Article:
- Sai Naam Lanta Residence – We have stayed here multiple times and love it. The comfortable modern apartments have kitchens and you can jump right into the huge pool from your terrace (ask for a ground floor apartment). It’s perfect for families.
- Long Beach Chalet – With budget bungalows from around $30 a night this is one of the cheapest options with a pool. They also have much more expensive but beautiful beachfront villas.
- Lanta Sand Resort – Comfortable rooms and three swimming pools right on the beach.
- Beachfront Villa A2 – A stunning four-bedroom villa right on the beach with private infinity pool and cinema room. It’s one if the best places we’ve ever stayed. Read our review here.
- Layana Resort & Spa – An adults-only luxury resort right on the beach with a gorgeous pool. Perfect for honeymooners.
Accommodation in South Koh Lanta
The southern beaches of Koh Lanta are even quieter and perfect for a relaxing stay. You’ll be further from most of the shops and restaurants, though, and at least a 45-minute drive to the pier.
- Baan KanTiang See Villa Resort – We loved it here. We had an amazing mountain and sea view from our spacious luxury villa on a hill above the lovely Kantiang Bay. The shared infinity pool is gorgeous. Read our Baan KanTiang See villa review.
Koh Lanta for Digital Nomads
Koh Lanta has become one of the most popular Thai islands for digital nomads since the co-working space KoHub opened at Long Beach.
We haven’t tried KoHub ourselves but it looks great with fast fibre optic WiFi and a garden work space as well as air-conditioned rooms. The staff can help you find long-term accommodation and motorbike rental. They also offer all-inclusive packages including co-working, accommodation, and two meals a day.
The one difficulty we had as digital nomads on Koh Lanta was finding affordable apartments or villas to rent with kitchens. If you are happy with a room without kitchen there are plenty of options. As vegetarians we like to cook for ourselves so our options are more limited.
Airbnb does have some longer-term accommodation options, but it’s not as cheap as on Koh Phangan. It will be cheaper to find somewhere once you arrive on the island (ideally before high season starts) by asking locals and posting in Facebook groups like Koh Lanta Info.
How To Get to Koh Lanta
Getting to Koh Lanta is fairly easy. Most people arrive on the island from Krabi on the mainland which you can reach by bus, train or plane. AirAsia runs cheap flights from Bangkok, Kuala Lumpur and Singapore. Search on Kiwi to find the best deals.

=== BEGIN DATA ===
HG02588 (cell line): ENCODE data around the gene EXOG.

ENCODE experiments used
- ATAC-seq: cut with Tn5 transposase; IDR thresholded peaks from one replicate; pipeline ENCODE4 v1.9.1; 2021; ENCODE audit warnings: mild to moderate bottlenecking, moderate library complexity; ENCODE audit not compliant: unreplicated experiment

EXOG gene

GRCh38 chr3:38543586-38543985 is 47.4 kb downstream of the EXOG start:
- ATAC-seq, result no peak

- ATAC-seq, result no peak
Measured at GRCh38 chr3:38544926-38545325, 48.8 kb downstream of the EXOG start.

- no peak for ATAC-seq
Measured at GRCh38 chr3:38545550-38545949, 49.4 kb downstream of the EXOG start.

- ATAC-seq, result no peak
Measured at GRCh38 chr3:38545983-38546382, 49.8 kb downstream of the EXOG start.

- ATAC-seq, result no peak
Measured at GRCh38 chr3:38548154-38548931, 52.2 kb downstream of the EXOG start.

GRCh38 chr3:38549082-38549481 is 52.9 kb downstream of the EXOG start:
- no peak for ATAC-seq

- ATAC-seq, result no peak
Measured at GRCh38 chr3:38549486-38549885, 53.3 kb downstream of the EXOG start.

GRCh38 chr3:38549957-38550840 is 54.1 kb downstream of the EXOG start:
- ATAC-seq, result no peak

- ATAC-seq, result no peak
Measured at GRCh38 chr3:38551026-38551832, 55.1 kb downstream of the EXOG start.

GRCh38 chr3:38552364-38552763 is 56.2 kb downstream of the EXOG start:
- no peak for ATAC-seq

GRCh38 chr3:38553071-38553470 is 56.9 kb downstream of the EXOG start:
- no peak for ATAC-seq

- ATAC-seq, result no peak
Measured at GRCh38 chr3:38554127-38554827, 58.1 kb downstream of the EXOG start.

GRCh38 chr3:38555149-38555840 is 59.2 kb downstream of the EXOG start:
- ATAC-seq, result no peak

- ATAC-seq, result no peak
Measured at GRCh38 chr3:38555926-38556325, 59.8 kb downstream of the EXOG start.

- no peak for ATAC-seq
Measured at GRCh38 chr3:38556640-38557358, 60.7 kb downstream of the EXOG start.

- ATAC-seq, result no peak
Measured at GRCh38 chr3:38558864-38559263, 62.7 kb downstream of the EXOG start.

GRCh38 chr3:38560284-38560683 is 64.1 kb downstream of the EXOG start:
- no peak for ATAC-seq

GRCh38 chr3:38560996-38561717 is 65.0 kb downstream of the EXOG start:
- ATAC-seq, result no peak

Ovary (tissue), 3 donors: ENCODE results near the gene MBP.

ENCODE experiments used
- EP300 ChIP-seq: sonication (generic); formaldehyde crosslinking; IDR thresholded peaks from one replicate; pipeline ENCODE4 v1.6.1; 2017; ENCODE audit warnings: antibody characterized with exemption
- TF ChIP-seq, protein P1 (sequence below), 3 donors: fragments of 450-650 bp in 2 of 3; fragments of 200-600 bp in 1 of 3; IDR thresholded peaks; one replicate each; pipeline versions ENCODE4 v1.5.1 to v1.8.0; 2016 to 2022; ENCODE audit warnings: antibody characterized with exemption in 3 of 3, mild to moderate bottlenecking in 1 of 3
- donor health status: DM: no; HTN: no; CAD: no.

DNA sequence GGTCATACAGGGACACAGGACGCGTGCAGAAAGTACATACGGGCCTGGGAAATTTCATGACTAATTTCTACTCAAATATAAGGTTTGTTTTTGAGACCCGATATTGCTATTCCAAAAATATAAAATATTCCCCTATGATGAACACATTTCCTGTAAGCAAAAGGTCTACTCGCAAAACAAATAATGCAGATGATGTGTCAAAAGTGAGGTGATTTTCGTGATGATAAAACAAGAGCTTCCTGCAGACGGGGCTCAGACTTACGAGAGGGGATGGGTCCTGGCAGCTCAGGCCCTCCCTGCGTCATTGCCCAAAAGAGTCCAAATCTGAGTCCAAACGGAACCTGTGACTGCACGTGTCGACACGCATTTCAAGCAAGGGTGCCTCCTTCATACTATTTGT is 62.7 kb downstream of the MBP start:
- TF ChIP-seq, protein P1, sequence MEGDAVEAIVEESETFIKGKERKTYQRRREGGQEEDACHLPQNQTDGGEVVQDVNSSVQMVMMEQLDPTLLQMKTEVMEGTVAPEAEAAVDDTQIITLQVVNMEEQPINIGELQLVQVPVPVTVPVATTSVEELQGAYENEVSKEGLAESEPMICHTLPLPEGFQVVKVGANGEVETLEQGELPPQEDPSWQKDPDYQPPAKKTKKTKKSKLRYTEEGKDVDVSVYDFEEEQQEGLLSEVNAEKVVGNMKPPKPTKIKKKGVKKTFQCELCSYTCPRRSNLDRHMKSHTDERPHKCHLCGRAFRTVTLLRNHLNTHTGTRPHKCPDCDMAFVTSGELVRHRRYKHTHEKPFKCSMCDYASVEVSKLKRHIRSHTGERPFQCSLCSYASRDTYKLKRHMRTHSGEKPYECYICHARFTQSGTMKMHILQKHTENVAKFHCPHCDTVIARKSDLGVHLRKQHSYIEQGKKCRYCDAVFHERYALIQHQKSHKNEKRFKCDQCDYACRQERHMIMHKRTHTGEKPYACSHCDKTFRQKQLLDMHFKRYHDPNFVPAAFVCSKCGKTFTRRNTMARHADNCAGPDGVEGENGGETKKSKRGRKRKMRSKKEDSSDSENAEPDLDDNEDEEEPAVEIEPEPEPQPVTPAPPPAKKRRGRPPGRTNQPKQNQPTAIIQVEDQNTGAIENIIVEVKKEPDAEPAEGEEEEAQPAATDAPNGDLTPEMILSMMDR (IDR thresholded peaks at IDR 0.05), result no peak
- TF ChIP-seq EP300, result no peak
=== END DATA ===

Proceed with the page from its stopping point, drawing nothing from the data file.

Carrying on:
Krabi Airport to Koh Lanta
The nearest airport to Koh Lanta is Krabi International Airport (KBV). From Krabi you can take the ferry or shared minibus (350 baht) to Koh Lanta. Both take about 2-3 hours.
We usually get the minibus as they drop you off at your hotel and are the most convenient. They are quite cramped and hot if you sit at the back though (the A/C didn’t reach us very well). You can book minibus tickets at the airport when you arrive.
You could also get a private taxi (around 2500 baht), which would be a good option if you have a lot of luggage or have just arrived after a long flight.
Koh Lipe to Koh Lanta
You can also travel to/from Koh Lanta by ferry to other islands in the Andaman Sea. We took the ferry from Langkawi, Malaysia to Koh Lipe, Thailand (2 hours, 135 MYR/ $42), spent the night there (although it is possible to continue on), and then took the Tigerline ferry from Koh Lipe to Koh Lanta (5 hours, 1530 baht/ $47) which was an easy and comfortable, if expensive way to travel.
Phuket to Koh Lanta
You can take a two-hour ferry from Phuket to Koh Lanta that stops at Koh Phi Phi on the way (one hour from Koh Lanta). Ferries depart Koh Lanta at 15:00 and cost 1500 baht.
When To Visit Koh Lanta
The high season on Koh Lanta is from November to April and this is when the weather is driest and most people visit. The rainy season (or green season as it’s known here) is from May to October and isn’t a bad time to visit as it’s very quiet and hotels reduce their rates by 50% or more.
We have visited twice in April/May and like this time of year. Although the weather was better in April, it didn’t rain that much in May. Rain showers usually happened at night and although some days were cloudy, there were plenty of gorgeous sunny days. You can get some amazing deals at this time of year so we do recommend it.
Koh Lanta Map
Resources for Planning a Trip to Koh Lanta
- Accommodation – Search on Booking.com for hotels and guesthouses and Airbnb for rooms and apartments (get $35 off your first stay here).
- Flights – Krabi is the nearest airport. Look on Kiwi for cheap deals (choose a date range to find the cheapest day to fly). Skyscanner is another good site to check
- Pack light – Budget airlines in Asia charge for checking in luggage. To avoid these fees travel with just carry-on luggage. My book, The Carry-On Traveller: The Ultimate Guide to Packing Light, shows you how.
- Guidebook – Lonely Planet Thailand is my favourite guidebook (I buy the Kindle version).
- Train travel – The nearest station is Krabi. See The Man in Seat 61 for tips.
- Travelfish – An excellent online travel guide to Southeast Asia.
- Travel insurance – You don’t want to forget insurance in case anything goes wrong. The best we’ve found is True Traveller (UK/EU citizens) and World Nomads (worldwide).
- Track your travel expenses – Use our iOS app Trail Wallet, which will help you stay on budget and know how much you’re spending in both Thai baht and your home currency.
Explore More Thai Islands
- Koh Jum – A quiet island an hour by ferry from Koh Lanta.
- Koh Mak – A quiet island closer to Bangkok.
- Koh Phangan – Known for its full moon parties, but it is possible to escape the crowds and it’s great for digital nomads.
Koh Lanta is our favourite island in Thailand and we’ll be returning next time we’re in Asia. If you are looking for a relaxing Thai island away from the party scene but not too remote, then we highly recommend Koh Lanta.